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Privacy Services Manager

A single management utility to administer Location Services, Contacts requests, Accessibility, and iCloud access in Apple's Mac OS X.



If you have any comments, questions, or other input, either file an issue or send us an email. Thanks!

System Requirements

  • OS X 10.8 or newer
    • Note that the Accessibility and Ubiquity (iCloud) systems were not added until OS X 10.9. Attempts to modify these settings will not have any effect in OS X 10.8.
  • Python 2.7.x (which you can download here)
  • Management Tools - version 1.6.0 or greater

OS X 10.11 "El Capitan" Notes

OS X El Capitan is now fully supported (from Developer Preview 4 onward). If you find any irregularites or anomalies, please contact us. Thank you!


First, check that you meet all the requirements and have the prerequisites outlined in the System Requirements section.

Then download the latest installer for Privacy Services Manager here!

Once the download has completed, double-click the .dmg file. This will open a window in Finder where you should see two packages (files ending in .pkg). Double click the one named "Privacy Services Management [x.x.x].pkg" (where x.x.x represents the current version number). This will launch the installer, which will guide you through the installation process. (Follow the on-screen instructions to complete the installation.)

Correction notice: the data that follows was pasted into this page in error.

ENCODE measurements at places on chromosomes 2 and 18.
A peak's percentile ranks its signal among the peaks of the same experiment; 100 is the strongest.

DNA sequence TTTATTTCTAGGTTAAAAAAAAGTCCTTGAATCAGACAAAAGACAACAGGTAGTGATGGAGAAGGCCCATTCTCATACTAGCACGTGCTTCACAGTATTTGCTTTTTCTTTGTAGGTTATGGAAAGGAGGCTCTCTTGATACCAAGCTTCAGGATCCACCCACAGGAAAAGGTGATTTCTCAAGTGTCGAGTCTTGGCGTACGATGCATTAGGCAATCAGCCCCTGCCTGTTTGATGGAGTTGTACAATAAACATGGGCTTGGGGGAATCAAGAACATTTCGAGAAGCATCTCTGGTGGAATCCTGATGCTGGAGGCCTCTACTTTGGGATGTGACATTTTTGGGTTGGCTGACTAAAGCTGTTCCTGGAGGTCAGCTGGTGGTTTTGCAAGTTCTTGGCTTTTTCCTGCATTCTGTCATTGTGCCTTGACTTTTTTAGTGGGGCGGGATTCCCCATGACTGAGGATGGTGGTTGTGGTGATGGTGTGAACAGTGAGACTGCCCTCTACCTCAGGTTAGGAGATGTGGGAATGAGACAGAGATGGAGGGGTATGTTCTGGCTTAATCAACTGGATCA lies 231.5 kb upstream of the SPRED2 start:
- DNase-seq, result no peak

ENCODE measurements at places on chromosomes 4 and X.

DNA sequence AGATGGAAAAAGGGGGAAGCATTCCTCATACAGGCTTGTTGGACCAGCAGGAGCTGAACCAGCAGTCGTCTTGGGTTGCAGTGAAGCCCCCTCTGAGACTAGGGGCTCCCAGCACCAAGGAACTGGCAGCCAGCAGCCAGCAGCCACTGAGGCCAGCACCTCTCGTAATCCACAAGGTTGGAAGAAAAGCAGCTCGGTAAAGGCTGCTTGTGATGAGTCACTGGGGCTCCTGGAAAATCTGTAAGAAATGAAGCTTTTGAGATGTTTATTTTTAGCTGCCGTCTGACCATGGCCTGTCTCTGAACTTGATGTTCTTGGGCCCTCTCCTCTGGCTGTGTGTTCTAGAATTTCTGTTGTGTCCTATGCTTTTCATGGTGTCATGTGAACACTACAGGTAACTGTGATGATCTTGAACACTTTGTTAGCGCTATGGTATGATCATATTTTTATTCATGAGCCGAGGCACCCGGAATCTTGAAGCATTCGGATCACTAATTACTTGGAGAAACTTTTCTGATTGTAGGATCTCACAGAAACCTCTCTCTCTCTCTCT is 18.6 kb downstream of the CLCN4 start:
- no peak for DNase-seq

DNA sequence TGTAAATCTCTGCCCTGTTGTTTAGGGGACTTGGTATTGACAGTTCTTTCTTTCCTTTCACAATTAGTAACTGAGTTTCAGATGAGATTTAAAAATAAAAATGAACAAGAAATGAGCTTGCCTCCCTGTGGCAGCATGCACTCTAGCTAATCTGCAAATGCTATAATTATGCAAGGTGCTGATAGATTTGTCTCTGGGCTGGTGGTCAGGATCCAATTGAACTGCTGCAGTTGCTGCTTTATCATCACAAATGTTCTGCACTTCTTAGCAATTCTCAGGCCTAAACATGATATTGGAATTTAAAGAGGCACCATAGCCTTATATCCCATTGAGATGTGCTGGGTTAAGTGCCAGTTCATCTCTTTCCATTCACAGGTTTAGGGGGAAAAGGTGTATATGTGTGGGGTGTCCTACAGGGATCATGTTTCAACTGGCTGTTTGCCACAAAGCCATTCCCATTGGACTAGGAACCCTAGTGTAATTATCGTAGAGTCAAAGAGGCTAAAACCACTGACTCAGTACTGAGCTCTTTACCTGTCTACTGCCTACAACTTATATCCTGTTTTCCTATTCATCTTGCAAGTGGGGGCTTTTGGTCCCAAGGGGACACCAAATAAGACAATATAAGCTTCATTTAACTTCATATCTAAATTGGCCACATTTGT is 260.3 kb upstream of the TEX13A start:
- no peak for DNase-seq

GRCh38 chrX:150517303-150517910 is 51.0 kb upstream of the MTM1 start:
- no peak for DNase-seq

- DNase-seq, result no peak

To remove Privacy Services Manager from your system, download the .dmg and run the "Uninstall Privacy Services Management [x.x.x]" package to uninstall it, where x.x.x represents the version number. The version is not relevant, as all of the Privacy Services Management uninstallers will work on any version of Privacy Services Manager.

At the end it will say "Installation Successful" but don't believe it - this will only remove files.


This script will help you to manually adjust the values in the various security and privacy databases in Apple's Mac OS X. This means you can give or restrict access to any of the supported services manually via the terminal, instead of having to run whatever application and wait for it to poll the system for permission. In particular this is useful in an administrated lab environment, such as the university where it was first deployed, as it allows the administrators to prematurely grant access to certain applications without the users needing to request permission. This is especially helpful because some services (Location Services, Accessibility) require privileged (root) access to complete the request, which regular users do not have.